Infinite Pathways 2nd place finalist for Short Fiction up to 500 words:
The Open Heart
By Elizabeth Girard
His face looked awful, yellowish and swollen, pulled out of shape by the breathing tube taped to one side of his mouth. The machine it was attached to sucked and sighed, raising and lowering his chest.
That tape will leave marks on his skin, I thought.
He was so still, like death kept at bay. I ached to touch his face, to make him mine again but he belonged to the hospital now, to all these people who’d saved his life. The ICU nurse came in. I checked her face to see if she was kind.
“He’ll be waking up soon,” she said. “We wake them up quickly. Then I’ll remove the tube.”
“I’d like to stay,” I said.
“ Can you take it?” She looked doubtful.
I nodded. I’d promised. This part frightened him more than the surgery.
“We can repair his heart but his lungs are compromised,” the surgeon had said. “No guarantees he’ll be able to breathe on his own afterwards.”
A doctor carrying a syringe of clear liquid came in. His smile was shy.
“The anesthesiologist,” explained the nurse.
He injected the liquid, the drug that would bring Peter out of his eight hour sleep, into an IV tube. Then he left. The nurse and I waited.
Within seconds Peter gave a great start and his eyes flew open, full of terror. Did his heart remember what had been done to it? I picked up his limp hand.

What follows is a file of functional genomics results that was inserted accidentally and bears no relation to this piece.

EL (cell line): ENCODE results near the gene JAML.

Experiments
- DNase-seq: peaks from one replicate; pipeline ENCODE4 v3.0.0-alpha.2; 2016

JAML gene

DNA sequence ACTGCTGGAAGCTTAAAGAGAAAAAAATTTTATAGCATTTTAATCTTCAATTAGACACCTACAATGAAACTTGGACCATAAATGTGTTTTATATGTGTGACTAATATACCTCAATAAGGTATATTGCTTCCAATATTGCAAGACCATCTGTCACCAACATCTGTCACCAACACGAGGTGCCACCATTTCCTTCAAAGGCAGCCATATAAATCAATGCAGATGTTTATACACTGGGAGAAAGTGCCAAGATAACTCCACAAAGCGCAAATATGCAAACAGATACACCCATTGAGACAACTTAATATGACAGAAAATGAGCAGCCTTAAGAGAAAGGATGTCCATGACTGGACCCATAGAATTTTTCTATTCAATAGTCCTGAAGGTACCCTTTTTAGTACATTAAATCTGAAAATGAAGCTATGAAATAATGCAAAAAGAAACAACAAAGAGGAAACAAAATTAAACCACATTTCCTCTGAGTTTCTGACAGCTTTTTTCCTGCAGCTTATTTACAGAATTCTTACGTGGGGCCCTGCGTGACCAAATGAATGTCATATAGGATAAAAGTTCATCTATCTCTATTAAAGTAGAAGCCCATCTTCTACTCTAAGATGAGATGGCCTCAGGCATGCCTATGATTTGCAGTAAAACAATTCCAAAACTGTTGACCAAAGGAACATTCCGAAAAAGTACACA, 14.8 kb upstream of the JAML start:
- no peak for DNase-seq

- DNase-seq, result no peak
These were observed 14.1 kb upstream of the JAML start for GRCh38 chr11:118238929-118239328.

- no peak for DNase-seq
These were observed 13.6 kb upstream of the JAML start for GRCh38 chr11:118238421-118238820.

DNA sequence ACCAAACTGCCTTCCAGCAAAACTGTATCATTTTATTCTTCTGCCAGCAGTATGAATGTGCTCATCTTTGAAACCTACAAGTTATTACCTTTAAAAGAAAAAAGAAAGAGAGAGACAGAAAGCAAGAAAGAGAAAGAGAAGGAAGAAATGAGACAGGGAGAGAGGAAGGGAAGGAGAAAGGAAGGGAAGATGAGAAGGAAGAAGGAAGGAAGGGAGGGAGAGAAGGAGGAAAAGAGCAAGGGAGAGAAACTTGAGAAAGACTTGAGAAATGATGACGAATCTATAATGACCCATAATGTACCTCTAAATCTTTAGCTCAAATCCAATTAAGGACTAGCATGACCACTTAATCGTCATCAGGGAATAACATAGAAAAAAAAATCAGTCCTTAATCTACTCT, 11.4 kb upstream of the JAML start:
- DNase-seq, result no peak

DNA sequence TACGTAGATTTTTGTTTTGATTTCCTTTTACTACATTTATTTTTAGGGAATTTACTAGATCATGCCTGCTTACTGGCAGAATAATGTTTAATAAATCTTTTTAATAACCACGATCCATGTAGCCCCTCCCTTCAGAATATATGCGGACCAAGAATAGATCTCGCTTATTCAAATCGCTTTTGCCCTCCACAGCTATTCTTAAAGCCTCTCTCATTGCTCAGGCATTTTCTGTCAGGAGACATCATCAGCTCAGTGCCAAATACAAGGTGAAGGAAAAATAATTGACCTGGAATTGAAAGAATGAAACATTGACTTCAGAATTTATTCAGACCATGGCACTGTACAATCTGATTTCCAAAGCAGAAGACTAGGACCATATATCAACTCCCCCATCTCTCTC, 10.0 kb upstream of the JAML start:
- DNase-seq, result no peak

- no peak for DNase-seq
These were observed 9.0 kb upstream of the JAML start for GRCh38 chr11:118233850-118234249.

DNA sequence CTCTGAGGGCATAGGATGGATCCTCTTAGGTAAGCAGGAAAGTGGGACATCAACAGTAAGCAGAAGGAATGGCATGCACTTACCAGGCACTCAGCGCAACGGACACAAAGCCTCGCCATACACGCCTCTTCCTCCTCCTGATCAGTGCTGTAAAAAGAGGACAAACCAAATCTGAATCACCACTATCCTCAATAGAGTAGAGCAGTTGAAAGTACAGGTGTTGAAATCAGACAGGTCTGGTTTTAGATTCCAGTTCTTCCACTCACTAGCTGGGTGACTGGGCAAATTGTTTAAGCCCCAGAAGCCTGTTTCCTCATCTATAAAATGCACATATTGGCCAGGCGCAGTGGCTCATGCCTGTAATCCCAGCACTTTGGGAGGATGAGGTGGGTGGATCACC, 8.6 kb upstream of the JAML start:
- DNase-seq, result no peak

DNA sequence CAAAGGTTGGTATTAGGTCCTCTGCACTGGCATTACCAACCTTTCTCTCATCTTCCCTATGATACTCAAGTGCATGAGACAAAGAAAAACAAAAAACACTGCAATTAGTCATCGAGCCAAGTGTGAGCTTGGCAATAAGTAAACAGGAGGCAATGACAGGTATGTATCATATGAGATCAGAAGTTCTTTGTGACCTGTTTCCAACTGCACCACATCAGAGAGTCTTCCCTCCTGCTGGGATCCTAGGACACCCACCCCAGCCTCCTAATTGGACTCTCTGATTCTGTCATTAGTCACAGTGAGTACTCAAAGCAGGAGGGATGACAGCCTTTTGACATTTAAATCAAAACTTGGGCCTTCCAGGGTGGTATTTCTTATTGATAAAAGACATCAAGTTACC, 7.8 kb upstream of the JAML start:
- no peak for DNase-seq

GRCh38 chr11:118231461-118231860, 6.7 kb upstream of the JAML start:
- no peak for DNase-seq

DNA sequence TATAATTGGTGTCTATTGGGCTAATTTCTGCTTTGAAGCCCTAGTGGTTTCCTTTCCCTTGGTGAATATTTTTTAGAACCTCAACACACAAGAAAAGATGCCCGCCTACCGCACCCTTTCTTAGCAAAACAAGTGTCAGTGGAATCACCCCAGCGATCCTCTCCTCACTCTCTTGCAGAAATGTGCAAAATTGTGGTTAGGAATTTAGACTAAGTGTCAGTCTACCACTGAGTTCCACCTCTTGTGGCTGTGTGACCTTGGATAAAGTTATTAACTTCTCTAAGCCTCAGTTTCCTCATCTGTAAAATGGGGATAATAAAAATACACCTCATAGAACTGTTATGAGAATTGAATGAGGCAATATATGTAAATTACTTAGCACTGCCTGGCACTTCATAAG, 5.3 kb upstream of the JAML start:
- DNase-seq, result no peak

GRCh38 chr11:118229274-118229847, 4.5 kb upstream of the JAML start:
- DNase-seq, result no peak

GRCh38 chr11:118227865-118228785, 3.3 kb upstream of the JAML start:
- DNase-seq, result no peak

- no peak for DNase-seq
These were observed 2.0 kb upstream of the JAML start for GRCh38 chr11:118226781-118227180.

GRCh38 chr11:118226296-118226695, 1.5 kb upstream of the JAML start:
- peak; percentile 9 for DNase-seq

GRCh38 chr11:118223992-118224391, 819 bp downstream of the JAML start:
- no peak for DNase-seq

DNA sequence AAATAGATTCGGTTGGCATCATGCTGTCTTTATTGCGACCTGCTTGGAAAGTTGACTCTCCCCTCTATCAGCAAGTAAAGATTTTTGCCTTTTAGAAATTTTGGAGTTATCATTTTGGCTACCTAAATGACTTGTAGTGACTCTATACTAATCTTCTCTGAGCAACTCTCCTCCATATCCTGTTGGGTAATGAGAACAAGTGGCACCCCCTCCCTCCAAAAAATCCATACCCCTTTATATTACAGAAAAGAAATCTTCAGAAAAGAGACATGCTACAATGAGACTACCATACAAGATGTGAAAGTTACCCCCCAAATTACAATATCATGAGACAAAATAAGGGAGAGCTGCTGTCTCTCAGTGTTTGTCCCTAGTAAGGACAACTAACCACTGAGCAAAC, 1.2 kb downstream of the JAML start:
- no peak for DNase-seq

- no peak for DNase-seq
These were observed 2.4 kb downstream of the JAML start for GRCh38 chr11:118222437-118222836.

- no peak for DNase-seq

“Pete? The surgery’s over. The breathing tube’s going to come out now. Don’t be frightened, I’m here.”
“He has to be able to follow my instructions when I take out the tube.”
I watched him struggle to obey the nurse’s commands to lift a finger, wiggle his toes. He always tried so hard. My heart contracted with pain.
The tape lifted his skin. It left red marks.
“Open your mouth wide, wider. Good.”
With a deft twist and a tug, the breathing tube came out. Ribbed plastic, slick. Peter moaned and took a breath. I held mine, willing him to take another. He did, then one more, then stopped. I prayed I wouldn’t have a stroke. I prayed for him. Please, God. Please! The nurse went into action, tired, competent, worried. At last he inhaled. I clung to his hand, my life. Damn tears! Now his eyes were on mine. Quick, find a smile.
“Hello, you. Welcome back.”
* * *
Elizabeth’s first inspiration for writing was the novel, Gone With The Wind. She was a teenager, and heartsick at the thought that Scarlet should lose Rhett so she rewrote the ending. Several years later a colleague encouraged her to write poetry. She wrote short stories for her students throughout her career as an elementary teacher and after retirement, resumed writing poetry and began to write prose. She is currently working on her first novel. To her very great delight, Elizabeth’s advancing years have brought an unexpected romance into her life, a blissful marriage between her love of learning and her love of the written word. Good thing her husband isn’t the jealous type.